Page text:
QSAs have to walk a very fine line with customers.  Especially those that are coming back for years two and three on a multi-year contract.

I’ve seen it happen to other companies, and it’s happened to me.  The conversation goes something like this:

Me: OK, now that we are on logging, please provide me with the logs you pulled from X server in Y environment.

Them: Here you go.

Me: This is exactly what we need, but I need a set pulled from recent data, not the ones we looked at last year.

Them: But you looked at it last year! I’ll give you access to our change control system and you can see nothing changed on that box.

Me: Hrm…. yeah, still going to need to see updated logs.

Them: WHO IS YOUR SUPERVISOR! I’m escalating on you because you are slowing this down! I thought this was supposed to be easier after the first year! ARGH!

Me: . . . . . .

Peer Trust + Network Elasticity, by Intersection Consulting

I bet many of you QSAs can back me up on an interview that went something like this over their careers. It’s not surprising that you get the pushback that you do from the customer, but it sure does get a little old after a while. They don’t understand the liability you face by performing their assessments, nor do they care (in most cases).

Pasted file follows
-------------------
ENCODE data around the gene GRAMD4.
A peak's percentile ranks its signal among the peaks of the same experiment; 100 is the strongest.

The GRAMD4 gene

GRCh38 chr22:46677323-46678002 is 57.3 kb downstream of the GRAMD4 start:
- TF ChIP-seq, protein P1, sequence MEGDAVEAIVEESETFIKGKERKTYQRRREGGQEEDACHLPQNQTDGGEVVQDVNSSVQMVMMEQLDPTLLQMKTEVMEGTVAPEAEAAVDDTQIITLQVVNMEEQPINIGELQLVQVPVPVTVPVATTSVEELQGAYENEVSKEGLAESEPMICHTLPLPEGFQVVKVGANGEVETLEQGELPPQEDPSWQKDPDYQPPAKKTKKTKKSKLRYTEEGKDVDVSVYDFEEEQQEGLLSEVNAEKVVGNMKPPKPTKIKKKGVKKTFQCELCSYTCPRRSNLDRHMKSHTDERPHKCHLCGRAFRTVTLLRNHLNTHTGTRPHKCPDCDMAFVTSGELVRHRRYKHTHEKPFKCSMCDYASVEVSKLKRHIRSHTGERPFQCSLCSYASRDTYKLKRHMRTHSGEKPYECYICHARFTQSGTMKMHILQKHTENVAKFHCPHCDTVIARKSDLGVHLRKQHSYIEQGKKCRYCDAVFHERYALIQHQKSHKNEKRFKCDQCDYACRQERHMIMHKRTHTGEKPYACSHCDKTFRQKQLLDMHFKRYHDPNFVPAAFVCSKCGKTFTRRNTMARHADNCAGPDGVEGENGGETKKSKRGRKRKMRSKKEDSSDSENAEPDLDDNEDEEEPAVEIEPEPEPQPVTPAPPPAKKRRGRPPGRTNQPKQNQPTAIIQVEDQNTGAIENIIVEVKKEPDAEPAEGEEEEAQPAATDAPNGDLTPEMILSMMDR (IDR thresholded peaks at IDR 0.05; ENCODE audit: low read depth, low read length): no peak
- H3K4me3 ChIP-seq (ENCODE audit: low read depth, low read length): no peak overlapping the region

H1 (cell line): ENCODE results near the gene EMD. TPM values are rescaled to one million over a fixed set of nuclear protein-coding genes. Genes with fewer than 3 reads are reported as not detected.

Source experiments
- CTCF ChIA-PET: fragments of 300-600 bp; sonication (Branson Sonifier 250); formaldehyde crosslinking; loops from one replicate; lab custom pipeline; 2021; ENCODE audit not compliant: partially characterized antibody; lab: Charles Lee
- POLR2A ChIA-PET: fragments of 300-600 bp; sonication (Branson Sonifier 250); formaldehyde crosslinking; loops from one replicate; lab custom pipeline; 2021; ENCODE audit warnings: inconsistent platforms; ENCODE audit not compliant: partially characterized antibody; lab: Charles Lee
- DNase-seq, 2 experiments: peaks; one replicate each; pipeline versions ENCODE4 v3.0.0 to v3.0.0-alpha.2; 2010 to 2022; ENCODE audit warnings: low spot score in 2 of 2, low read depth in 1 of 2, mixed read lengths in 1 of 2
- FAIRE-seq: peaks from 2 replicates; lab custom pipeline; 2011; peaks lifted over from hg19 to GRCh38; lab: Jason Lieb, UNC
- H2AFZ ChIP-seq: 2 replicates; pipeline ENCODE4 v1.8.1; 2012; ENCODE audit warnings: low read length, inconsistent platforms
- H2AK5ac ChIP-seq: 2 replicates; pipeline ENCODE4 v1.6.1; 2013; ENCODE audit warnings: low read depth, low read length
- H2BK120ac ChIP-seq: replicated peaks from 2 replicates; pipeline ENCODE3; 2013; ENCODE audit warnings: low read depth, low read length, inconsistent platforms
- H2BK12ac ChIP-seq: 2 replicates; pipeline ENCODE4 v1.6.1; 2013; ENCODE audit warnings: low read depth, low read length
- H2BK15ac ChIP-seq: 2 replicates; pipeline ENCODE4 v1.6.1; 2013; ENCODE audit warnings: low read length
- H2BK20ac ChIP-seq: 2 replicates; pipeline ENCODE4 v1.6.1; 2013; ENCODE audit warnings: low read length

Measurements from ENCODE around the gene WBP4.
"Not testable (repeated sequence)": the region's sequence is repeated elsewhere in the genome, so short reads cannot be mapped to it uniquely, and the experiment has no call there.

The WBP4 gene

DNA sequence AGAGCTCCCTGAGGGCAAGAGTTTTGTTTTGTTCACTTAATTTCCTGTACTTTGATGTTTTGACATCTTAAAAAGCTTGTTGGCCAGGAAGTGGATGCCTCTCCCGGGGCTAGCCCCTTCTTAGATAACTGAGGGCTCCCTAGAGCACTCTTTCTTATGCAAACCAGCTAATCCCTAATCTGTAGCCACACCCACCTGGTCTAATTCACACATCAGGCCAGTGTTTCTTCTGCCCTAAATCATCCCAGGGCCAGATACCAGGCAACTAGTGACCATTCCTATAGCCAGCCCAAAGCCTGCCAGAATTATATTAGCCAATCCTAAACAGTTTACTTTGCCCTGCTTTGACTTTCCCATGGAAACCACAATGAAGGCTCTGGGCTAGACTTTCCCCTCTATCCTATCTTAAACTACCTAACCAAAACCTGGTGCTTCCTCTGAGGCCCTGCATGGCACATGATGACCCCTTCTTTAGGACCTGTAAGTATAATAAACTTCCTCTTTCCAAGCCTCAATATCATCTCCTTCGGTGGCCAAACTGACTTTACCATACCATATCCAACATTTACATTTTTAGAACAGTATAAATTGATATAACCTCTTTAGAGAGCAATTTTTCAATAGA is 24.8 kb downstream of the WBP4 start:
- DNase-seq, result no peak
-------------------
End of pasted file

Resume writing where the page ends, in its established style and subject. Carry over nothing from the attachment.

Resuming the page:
I’m reminded of a phrase that Reagan made popular during his presidency, “Trust, but Verify.” In these situations, QSAs must trust that their customer has the best intentions (until proven otherwise), but still verify that they are doing the things they need to be doing as part of the responsibility of performing an assessment. Blindly accepting a customer’s statement is foolish and will ultimately ruin the relationship between the companies if a breach occurs.

While mid-line managers may not care about the accuracy of an assessment (they just want the pass), executives do.

If they don’t, think hard before signing that contract.

This post originally appeared on BrandenWilliams.com.

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